Why optimize?

Most search engine users rarely look beyond the first or second page of search results. Therefore, every site owner would like their site to appear in the top 10 hits, for every possible search involving their subject. Obviously not everyone can appear on the first page, let alone show up for every possible combination of search words. The odds are nil that your humble little website will show up anywhere near the top for the simple term “voice over.”

To complicate things further, your own tests might be unreliable. The search engine might know (from a variety of ways) that it’s you who’s searching for your site, and, tailor its results to you. It’s nice that they try to show you what you’re looking for. It’s lousy for researching your site’s search results. There are some ways to minimize that effect, but maybe the easiest is to double-check from a friend’s computer or a public location.

Your “signature voice,” and other TalkTime! pointers

Do you listen to Edge Studio’s weekly TalkTime! call-in each Sunday? It’s an open phone forum, each week dealing with a different voice-over topic. Recently the topic was the Commercials genre, and participants discussed quite a bit.

You can listen to the entire hour discussion at EdgeStudio.com, but in particular we’d like to expound a bit on some of the points that were made about prospecting for clients, how to stand out from the crowd. As so often is the case during TalkTime!, these pointers apply to many voice-over genres, not just the topic of the evening.

Clients like to hire people they enjoy working with. The not-so-fine line between being anonymous and becoming a pest is found by simply being friendly and making the first move. Then you are not just another line in the Inbox. Rather than send a generic cold-call email or letter, learn something about your prospect first. What audio product or ad campaign of theirs do you particularly like, and why? It might be that you can make a succinct, valid case as to why you would be a good match for that sort of recording. Or you might offer a brief compliment – short and sweet – from your perspective. But it’s also flattering simply that you took the time to learn about them – because most people don’t. As TalkTime! moderator (and Edge Studio Managing Director) Graeme Spicer noted, “There’s a pretty close correlation between the work you put into it and the amount of jobs that are going to come from it.”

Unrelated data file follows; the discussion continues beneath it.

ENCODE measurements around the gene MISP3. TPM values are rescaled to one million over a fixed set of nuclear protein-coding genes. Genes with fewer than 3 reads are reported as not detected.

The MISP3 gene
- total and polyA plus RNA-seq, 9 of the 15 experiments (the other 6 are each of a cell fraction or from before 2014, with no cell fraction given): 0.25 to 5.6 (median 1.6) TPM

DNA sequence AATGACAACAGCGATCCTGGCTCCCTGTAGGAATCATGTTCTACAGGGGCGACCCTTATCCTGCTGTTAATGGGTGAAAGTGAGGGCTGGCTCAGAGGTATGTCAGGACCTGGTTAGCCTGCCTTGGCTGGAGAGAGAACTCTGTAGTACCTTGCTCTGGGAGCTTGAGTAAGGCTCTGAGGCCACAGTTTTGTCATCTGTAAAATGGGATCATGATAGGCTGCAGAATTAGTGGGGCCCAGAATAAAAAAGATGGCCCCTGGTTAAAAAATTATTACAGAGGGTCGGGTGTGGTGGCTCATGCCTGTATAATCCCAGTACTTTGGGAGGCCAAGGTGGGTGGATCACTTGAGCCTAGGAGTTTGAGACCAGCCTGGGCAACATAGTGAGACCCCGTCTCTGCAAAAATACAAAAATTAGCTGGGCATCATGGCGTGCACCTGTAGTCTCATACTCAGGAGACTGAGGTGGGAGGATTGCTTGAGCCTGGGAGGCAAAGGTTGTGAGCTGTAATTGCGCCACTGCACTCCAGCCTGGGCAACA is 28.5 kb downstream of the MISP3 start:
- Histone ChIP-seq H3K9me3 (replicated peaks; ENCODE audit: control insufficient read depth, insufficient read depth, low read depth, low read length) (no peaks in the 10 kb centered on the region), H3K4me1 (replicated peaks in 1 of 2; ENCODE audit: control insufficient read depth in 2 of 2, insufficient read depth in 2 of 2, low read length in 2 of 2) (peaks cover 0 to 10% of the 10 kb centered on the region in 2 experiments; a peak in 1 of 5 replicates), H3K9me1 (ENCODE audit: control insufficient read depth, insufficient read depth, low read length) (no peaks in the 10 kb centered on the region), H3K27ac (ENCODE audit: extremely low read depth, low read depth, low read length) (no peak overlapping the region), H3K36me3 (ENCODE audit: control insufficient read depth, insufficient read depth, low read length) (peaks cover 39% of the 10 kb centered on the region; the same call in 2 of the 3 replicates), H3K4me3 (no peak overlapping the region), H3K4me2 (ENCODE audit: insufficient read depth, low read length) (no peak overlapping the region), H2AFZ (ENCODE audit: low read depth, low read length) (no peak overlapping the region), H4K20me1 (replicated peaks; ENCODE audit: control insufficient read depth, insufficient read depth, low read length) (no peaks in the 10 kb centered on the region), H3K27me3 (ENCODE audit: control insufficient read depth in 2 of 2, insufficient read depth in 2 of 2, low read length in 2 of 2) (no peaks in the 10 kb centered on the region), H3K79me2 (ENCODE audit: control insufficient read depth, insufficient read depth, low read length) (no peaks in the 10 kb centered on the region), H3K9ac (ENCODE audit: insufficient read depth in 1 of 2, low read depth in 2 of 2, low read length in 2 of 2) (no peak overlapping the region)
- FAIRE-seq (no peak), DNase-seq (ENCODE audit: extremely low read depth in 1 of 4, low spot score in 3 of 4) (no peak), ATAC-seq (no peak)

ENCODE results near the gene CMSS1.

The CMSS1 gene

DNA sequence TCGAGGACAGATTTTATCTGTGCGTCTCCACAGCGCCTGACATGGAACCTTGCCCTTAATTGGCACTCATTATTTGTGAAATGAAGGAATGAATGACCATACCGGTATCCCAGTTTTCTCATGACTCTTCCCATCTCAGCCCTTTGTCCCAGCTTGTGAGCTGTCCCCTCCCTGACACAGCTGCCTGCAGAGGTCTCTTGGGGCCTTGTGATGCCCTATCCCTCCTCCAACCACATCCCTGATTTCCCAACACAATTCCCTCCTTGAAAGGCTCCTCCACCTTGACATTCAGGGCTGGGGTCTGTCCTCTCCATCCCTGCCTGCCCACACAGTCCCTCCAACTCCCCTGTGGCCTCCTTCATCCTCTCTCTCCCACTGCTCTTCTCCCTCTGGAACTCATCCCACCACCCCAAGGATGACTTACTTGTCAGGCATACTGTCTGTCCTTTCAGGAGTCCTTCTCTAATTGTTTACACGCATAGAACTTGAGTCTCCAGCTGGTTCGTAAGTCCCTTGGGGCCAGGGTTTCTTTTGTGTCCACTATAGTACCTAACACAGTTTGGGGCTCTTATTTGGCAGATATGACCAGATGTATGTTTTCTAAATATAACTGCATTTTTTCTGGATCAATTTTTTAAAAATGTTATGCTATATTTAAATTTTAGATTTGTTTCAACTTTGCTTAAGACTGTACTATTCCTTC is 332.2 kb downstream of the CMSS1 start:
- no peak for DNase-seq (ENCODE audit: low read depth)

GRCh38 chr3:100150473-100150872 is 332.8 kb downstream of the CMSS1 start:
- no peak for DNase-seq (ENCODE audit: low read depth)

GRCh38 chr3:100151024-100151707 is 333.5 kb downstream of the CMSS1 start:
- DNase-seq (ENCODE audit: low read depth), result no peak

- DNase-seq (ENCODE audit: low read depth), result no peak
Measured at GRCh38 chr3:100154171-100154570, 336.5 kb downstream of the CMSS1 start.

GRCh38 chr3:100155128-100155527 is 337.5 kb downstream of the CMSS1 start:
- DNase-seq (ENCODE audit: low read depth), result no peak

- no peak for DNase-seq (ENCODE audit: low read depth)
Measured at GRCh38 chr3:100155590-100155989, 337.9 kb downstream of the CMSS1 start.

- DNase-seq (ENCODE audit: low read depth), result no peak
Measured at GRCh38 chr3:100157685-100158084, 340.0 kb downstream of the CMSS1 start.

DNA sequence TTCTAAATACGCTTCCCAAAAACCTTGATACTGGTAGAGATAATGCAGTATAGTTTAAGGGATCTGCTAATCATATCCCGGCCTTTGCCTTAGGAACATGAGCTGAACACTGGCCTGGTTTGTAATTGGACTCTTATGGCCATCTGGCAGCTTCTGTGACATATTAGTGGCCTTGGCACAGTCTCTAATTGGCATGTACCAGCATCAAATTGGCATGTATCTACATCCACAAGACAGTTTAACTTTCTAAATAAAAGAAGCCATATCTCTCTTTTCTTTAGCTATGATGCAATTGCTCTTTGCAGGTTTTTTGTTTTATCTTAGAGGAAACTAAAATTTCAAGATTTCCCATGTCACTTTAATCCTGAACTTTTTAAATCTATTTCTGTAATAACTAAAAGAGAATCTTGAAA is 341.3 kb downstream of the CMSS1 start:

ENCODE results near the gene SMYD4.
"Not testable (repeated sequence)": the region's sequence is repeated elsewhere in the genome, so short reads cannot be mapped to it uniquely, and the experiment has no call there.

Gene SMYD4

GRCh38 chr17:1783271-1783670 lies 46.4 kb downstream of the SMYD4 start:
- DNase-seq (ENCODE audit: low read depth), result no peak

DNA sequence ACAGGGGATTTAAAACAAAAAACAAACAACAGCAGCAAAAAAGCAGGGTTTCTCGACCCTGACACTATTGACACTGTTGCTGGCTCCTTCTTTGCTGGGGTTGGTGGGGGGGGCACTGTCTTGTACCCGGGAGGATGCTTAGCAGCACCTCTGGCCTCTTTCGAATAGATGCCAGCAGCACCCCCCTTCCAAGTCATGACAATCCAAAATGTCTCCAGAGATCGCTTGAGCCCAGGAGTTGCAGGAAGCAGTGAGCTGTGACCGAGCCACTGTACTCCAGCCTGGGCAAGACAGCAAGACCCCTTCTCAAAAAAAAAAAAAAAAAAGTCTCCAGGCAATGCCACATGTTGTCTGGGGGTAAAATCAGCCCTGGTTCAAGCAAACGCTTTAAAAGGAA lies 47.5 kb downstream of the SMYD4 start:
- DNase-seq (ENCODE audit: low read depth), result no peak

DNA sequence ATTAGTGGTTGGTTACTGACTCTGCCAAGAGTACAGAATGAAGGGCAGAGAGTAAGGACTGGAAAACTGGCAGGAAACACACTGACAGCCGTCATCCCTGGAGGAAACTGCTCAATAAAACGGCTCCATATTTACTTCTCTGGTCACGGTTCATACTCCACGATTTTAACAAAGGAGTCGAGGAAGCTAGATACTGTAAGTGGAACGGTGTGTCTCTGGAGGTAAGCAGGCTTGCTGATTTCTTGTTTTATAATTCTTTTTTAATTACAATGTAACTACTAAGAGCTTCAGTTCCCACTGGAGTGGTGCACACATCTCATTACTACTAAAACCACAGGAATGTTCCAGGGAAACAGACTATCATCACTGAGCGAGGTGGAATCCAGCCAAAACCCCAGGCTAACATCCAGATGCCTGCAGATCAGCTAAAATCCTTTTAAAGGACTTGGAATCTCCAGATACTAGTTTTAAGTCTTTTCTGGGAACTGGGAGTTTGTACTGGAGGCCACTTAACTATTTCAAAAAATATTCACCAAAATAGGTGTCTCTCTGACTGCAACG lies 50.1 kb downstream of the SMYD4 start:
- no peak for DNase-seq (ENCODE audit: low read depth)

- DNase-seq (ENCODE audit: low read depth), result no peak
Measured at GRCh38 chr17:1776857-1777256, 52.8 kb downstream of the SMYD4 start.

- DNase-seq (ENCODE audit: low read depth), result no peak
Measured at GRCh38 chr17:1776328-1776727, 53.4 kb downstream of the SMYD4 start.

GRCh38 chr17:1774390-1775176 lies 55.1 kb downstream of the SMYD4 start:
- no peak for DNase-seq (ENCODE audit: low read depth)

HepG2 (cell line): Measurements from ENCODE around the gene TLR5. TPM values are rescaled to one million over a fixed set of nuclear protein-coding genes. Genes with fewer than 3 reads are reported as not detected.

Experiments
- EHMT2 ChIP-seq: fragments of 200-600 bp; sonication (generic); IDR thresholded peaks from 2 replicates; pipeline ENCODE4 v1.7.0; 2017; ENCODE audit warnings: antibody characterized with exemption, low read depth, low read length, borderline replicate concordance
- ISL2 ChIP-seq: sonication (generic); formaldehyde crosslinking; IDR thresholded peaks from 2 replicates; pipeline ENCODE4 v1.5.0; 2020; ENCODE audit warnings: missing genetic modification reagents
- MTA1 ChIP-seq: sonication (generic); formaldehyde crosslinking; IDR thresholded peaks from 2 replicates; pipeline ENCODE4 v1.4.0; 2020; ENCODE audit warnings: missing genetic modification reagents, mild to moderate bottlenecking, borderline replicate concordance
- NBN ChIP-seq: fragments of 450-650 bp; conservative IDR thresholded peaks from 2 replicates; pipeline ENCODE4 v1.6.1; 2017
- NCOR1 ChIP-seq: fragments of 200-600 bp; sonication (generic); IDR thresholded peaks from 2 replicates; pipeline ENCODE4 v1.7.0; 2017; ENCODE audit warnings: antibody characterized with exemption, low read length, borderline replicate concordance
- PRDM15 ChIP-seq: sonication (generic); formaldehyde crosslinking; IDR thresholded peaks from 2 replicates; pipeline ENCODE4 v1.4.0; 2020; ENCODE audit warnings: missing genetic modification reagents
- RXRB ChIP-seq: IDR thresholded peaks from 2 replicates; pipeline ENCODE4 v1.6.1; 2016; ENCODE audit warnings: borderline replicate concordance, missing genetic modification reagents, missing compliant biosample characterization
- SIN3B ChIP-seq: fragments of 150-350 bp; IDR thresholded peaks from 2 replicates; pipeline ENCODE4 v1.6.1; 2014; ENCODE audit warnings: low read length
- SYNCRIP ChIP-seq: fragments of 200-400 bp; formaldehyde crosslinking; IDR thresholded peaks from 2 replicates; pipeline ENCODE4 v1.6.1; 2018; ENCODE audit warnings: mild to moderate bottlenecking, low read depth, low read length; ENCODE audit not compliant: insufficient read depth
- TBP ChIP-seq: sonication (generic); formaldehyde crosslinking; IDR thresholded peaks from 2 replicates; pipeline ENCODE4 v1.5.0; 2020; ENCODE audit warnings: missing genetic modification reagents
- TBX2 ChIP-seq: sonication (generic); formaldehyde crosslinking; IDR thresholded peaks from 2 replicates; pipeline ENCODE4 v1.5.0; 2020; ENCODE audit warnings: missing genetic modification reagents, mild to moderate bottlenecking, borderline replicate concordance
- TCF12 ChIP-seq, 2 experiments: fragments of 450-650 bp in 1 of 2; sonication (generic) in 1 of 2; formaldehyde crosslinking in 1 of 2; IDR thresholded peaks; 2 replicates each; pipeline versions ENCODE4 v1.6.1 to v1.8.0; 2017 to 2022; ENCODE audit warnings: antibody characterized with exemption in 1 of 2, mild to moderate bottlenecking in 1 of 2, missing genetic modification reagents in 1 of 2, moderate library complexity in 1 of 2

Acting builds character. And voice versa.

In a recent article in The Atlantic magazine, [http://www.theatlantic.com/magazine/archive/2015/12/the-greatest-actor-alive/413167/] about Max von Sydow’s long history of building rich, stand-out characters, the author muses, “How does von Sydow know so much?” and answers, “It’s just the sort of imagination that some actors, a very few, are blessed with.“

Actually there’s also another answer. Stephen Sondheim, when asked "How do you know so much?" replied, "I listen."

Do you keep your eyes and ears open? There are characters all around you. We’ve mentioned this before, but here are yet more examples, and ways to absorb and use what you will.

Another observation from that article about von Sydow:

What von Sydow brings to The Exorcist is more than the skimpily written part demands, maybe more than it deserves, but this is what he does in even the smallest, poorest roles. Like a novelist, he finds the human details that vivify the character.

Details. That’s the key. And, as with doing accents in audiobooks and many other VO situations, sometimes all you need is one connotative detail at a time. That one distinctive (and not necessarily unusual) characteristic may make all the difference in bringing the character to life. Integrated into your performance, it blossoms to transform your own personality.

Not everybody sees these things. It takes training, remembering, and even a certain outlook on life.

Consider the experience described by Richard Gere during the filming of his recent movie “Time Out of Mind,” in which he plays a homeless person. It was shot on the streets with hidden cameras, so that passers-by would not see a film shoot in progress. Nobody recognized him ... almost.